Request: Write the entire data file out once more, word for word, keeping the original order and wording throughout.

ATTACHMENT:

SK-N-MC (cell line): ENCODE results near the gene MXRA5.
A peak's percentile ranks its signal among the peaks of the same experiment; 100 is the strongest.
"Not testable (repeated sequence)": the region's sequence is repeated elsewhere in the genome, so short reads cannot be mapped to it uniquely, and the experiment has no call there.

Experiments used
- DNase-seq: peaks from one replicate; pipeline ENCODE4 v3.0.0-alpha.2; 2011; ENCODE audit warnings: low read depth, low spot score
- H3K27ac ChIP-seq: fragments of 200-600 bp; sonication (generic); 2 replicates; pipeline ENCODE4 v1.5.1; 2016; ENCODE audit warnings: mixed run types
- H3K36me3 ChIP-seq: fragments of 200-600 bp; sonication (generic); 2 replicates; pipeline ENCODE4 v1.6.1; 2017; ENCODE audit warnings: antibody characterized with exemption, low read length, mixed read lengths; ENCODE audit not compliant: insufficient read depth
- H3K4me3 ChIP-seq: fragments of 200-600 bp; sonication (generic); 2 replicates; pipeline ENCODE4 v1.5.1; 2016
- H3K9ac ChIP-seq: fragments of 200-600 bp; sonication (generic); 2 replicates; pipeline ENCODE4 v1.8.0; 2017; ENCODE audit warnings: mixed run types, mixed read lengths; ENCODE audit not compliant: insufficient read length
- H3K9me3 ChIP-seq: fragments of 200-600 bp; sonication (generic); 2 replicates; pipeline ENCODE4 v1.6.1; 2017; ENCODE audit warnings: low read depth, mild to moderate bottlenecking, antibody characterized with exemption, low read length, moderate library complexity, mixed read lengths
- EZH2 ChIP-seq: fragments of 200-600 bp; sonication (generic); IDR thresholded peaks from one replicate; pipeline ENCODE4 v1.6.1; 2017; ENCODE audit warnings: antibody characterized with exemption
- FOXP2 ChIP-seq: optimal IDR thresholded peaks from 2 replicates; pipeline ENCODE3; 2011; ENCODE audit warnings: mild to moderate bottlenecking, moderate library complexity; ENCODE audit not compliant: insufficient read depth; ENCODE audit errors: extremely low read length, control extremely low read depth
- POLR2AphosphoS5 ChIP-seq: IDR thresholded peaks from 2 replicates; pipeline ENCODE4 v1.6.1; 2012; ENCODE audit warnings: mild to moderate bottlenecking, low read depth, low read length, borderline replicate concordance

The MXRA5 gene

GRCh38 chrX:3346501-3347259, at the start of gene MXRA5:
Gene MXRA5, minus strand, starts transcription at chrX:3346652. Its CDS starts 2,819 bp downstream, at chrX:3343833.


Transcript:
SK-N-MC (cell line): ENCODE results near the gene MXRA5.
A peak's percentile ranks its signal among the peaks of the same experiment; 100 is the strongest.
"Not testable (repeated sequence)": the region's sequence is repeated elsewhere in the genome, so short reads cannot be mapped to it uniquely, and the experiment has no call there.

Experiments used
- DNase-seq: peaks from one replicate; pipeline ENCODE4 v3.0.0-alpha.2; 2011; ENCODE audit warnings: low read depth, low spot score
- H3K27ac ChIP-seq: fragments of 200-600 bp; sonication (generic); 2 replicates; pipeline ENCODE4 v1.5.1; 2016; ENCODE audit warnings: mixed run types
- H3K36me3 ChIP-seq: fragments of 200-600 bp; sonication (generic); 2 replicates; pipeline ENCODE4 v1.6.1; 2017; ENCODE audit warnings: antibody characterized with exemption, low read length, mixed read lengths; ENCODE audit not compliant: insufficient read depth
- H3K4me3 ChIP-seq: fragments of 200-600 bp; sonication (generic); 2 replicates; pipeline ENCODE4 v1.5.1; 2016
- H3K9ac ChIP-seq: fragments of 200-600 bp; sonication (generic); 2 replicates; pipeline ENCODE4 v1.8.0; 2017; ENCODE audit warnings: mixed run types, mixed read lengths; ENCODE audit not compliant: insufficient read length
- H3K9me3 ChIP-seq: fragments of 200-600 bp; sonication (generic); 2 replicates; pipeline ENCODE4 v1.6.1; 2017; ENCODE audit warnings: low read depth, mild to moderate bottlenecking, antibody characterized with exemption, low read length, moderate library complexity, mixed read lengths
- EZH2 ChIP-seq: fragments of 200-600 bp; sonication (generic); IDR thresholded peaks from one replicate; pipeline ENCODE4 v1.6.1; 2017; ENCODE audit warnings: antibody characterized with exemption
- FOXP2 ChIP-seq: optimal IDR thresholded peaks from 2 replicates; pipeline ENCODE3; 2011; ENCODE audit warnings: mild to moderate bottlenecking, moderate library complexity; ENCODE audit not compliant: insufficient read depth; ENCODE audit errors: extremely low read length, control extremely low read depth
- POLR2AphosphoS5 ChIP-seq: IDR thresholded peaks from 2 replicates; pipeline ENCODE4 v1.6.1; 2012; ENCODE audit warnings: mild to moderate bottlenecking, low read depth, low read length, borderline replicate concordance

The MXRA5 gene

GRCh38 chrX:3346501-3347259, at the start of gene MXRA5:
Gene MXRA5, minus strand, starts transcription at chrX:3346652. Its CDS starts 2,819 bp downstream, at chrX:3343833.